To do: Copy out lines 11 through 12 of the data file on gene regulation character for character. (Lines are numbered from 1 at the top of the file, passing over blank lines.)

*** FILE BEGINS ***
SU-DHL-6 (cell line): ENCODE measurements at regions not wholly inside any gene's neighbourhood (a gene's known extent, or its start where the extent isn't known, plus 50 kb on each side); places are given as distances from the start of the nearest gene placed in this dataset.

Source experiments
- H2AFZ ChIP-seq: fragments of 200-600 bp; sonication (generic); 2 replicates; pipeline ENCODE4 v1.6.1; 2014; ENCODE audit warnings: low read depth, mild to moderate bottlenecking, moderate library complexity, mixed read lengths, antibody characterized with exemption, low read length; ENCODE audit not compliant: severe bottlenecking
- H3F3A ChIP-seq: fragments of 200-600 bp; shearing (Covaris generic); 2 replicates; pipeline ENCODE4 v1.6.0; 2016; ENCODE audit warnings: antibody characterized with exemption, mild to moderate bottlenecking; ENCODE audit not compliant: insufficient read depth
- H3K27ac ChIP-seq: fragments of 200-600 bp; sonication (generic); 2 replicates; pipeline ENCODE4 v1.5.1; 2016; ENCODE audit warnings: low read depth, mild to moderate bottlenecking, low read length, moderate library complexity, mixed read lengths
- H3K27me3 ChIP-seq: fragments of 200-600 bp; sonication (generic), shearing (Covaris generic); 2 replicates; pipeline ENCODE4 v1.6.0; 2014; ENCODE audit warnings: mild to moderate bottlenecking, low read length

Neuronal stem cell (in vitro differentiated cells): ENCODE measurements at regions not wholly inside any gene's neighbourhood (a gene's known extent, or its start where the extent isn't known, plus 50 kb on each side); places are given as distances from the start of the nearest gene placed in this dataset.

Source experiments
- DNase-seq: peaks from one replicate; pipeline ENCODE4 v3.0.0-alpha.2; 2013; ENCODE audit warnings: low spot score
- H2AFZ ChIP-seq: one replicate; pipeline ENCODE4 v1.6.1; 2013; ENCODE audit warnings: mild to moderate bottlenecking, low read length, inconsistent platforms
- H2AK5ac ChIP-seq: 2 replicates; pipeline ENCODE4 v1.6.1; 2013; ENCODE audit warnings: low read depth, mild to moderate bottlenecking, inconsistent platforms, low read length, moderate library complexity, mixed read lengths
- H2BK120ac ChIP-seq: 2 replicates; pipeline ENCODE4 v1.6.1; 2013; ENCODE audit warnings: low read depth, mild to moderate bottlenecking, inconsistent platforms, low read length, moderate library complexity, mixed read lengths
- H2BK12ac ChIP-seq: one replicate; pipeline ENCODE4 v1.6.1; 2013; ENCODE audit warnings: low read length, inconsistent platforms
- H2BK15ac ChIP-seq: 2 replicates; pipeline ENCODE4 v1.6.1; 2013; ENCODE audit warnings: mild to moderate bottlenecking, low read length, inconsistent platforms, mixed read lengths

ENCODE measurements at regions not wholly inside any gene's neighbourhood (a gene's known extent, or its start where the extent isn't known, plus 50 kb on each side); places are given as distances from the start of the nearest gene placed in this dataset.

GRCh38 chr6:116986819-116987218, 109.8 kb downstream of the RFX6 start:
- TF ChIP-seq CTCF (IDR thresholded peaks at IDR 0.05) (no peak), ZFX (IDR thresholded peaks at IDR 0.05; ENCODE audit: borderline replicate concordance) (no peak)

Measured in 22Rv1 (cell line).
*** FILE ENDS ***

- H2AK5ac ChIP-seq: 2 replicates; pipeline ENCODE4 v1.6.1; 2013; ENCODE audit warnings: low read depth, mild to moderate bottlenecking, inconsistent platforms, low read length, moderate library complexity, mixed read lengths
- H2BK120ac ChIP-seq: 2 replicates; pipeline ENCODE4 v1.6.1; 2013; ENCODE audit warnings: low read depth, mild to moderate bottlenecking, inconsistent platforms, low read length, moderate library complexity, mixed read lengths